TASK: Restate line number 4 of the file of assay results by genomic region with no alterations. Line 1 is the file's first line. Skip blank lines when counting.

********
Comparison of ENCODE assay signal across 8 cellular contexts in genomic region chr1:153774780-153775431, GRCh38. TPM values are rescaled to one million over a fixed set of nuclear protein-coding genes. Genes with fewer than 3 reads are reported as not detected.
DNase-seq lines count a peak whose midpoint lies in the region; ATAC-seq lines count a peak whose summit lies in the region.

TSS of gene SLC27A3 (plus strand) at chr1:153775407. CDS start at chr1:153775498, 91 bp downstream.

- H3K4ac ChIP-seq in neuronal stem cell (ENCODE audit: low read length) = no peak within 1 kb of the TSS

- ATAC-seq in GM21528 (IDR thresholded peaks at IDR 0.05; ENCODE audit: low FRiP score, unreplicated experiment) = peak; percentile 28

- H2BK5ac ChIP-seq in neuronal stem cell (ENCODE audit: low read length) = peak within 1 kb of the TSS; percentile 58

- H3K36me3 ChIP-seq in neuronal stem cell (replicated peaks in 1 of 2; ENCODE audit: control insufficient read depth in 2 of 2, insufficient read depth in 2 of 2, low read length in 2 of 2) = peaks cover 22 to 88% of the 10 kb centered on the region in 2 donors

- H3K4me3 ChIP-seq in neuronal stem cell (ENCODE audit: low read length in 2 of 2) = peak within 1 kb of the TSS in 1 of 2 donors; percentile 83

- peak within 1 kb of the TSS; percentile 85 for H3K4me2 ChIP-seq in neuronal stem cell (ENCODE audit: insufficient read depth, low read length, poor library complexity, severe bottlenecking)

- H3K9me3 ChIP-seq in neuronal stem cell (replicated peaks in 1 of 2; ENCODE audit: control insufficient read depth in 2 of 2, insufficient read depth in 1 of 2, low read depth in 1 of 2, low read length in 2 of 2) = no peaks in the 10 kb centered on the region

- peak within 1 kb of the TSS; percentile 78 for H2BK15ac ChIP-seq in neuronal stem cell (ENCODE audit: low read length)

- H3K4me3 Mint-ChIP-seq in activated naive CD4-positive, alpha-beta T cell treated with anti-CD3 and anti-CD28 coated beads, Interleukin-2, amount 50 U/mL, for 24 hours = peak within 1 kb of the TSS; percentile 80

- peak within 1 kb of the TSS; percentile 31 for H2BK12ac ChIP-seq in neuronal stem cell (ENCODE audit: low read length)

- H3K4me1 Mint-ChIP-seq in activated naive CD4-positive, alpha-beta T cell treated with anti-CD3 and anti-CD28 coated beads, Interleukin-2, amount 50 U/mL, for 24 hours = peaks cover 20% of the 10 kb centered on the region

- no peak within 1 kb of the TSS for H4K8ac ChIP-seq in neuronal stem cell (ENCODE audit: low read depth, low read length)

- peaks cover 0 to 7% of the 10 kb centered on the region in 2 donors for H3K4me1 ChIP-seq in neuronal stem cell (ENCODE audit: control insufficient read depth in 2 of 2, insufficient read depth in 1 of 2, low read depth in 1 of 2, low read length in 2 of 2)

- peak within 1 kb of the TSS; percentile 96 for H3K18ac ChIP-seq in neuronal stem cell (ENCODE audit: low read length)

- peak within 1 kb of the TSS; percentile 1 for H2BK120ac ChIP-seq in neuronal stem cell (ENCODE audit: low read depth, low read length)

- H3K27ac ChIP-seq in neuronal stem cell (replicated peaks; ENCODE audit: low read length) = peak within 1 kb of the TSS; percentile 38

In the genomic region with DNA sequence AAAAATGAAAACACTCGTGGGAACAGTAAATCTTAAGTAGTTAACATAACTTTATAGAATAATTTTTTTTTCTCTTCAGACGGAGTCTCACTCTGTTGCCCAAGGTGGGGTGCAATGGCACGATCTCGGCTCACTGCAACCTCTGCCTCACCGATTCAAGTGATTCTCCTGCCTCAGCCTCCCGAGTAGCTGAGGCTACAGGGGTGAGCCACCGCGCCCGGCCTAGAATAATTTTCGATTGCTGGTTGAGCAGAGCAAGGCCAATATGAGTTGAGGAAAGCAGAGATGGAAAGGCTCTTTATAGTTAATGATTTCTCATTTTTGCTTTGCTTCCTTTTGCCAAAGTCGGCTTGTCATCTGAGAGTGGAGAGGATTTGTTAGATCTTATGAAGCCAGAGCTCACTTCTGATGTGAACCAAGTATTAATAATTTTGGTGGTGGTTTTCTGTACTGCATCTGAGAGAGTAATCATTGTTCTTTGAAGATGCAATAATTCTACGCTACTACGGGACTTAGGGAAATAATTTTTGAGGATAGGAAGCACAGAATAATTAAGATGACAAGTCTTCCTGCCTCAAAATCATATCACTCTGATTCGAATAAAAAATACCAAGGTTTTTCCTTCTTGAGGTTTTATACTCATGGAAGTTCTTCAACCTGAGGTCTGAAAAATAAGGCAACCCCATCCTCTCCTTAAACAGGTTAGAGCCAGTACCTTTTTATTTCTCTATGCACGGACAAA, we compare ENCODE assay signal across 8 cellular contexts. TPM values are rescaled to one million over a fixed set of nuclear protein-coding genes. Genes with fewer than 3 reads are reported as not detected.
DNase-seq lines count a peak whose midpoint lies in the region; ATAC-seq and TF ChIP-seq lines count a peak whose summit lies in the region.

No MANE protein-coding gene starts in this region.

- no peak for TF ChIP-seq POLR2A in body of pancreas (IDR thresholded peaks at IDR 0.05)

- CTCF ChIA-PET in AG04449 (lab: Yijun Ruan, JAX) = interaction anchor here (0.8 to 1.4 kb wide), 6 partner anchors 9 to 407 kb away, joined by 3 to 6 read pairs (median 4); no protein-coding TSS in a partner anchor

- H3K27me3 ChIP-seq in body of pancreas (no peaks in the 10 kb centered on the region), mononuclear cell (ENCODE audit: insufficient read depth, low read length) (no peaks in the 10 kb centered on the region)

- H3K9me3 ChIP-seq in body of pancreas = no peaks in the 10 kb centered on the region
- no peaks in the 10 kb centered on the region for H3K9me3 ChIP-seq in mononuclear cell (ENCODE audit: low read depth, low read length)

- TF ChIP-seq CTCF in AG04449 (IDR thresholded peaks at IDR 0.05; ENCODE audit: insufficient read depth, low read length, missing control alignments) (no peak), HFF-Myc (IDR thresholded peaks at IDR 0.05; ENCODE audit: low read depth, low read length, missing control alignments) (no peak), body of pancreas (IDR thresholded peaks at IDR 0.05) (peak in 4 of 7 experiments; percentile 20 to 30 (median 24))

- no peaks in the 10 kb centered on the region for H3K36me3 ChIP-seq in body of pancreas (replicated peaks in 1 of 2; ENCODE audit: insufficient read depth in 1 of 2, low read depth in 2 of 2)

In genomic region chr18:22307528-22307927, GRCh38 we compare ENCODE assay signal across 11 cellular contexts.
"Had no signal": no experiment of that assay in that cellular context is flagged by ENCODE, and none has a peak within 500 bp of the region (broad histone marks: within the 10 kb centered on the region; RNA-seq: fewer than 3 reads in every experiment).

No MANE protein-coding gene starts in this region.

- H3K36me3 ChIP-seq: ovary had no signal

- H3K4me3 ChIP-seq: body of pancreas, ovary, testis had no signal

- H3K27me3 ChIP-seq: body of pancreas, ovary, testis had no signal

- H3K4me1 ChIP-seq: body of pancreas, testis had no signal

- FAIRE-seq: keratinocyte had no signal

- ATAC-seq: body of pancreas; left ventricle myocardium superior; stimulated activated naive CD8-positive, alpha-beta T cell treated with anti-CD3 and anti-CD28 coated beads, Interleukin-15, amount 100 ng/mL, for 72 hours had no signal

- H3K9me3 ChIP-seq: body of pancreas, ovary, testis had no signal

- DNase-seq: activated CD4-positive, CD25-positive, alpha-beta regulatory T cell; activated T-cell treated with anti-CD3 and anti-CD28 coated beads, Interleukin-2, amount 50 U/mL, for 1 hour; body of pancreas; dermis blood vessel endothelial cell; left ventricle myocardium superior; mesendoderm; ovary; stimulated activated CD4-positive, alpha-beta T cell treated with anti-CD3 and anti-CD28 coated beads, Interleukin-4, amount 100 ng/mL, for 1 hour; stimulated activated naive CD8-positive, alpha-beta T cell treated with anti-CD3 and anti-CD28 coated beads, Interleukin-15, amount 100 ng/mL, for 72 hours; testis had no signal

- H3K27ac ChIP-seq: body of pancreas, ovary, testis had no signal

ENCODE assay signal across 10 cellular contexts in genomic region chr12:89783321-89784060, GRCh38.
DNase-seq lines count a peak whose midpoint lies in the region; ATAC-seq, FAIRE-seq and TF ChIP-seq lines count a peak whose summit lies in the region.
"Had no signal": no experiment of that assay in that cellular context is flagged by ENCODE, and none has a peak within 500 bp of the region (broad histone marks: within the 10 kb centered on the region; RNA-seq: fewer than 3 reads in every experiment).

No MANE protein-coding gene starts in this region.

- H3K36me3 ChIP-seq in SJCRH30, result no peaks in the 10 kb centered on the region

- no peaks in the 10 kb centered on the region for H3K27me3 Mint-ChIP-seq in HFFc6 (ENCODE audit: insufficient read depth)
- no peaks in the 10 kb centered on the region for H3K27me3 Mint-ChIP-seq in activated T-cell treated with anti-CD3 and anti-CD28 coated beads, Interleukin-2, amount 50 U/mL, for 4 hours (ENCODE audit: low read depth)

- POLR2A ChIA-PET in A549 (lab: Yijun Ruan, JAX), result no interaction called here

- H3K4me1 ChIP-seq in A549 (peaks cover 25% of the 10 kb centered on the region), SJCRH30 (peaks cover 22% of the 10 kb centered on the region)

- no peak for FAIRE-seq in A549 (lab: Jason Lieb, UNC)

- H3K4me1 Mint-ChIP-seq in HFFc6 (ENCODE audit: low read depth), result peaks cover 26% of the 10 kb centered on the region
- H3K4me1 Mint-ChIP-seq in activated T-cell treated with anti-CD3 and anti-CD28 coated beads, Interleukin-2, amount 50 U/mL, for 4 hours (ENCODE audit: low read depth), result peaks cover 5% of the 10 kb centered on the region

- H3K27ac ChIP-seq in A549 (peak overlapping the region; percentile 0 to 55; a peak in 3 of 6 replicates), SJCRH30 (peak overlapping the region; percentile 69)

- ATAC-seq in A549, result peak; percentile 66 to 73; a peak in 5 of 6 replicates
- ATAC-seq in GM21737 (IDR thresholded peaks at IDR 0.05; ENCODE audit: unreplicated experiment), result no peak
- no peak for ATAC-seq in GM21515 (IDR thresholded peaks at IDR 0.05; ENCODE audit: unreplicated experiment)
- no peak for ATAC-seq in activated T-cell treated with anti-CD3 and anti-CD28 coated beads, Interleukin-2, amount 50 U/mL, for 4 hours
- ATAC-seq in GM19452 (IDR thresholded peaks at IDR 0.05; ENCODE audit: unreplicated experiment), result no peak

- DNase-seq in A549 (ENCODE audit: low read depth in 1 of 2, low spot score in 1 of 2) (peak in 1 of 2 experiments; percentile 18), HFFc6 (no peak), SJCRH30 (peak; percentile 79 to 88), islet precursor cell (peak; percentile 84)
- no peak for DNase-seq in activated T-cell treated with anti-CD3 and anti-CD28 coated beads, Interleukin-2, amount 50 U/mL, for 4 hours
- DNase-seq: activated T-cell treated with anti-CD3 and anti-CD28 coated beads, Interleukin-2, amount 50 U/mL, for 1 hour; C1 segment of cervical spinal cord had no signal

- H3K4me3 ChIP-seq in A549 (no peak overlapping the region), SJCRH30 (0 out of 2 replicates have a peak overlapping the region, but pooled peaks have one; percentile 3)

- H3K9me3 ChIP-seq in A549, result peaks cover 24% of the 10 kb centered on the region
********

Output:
- H3K4ac ChIP-seq in neuronal stem cell (ENCODE audit: low read length) = no peak within 1 kb of the TSS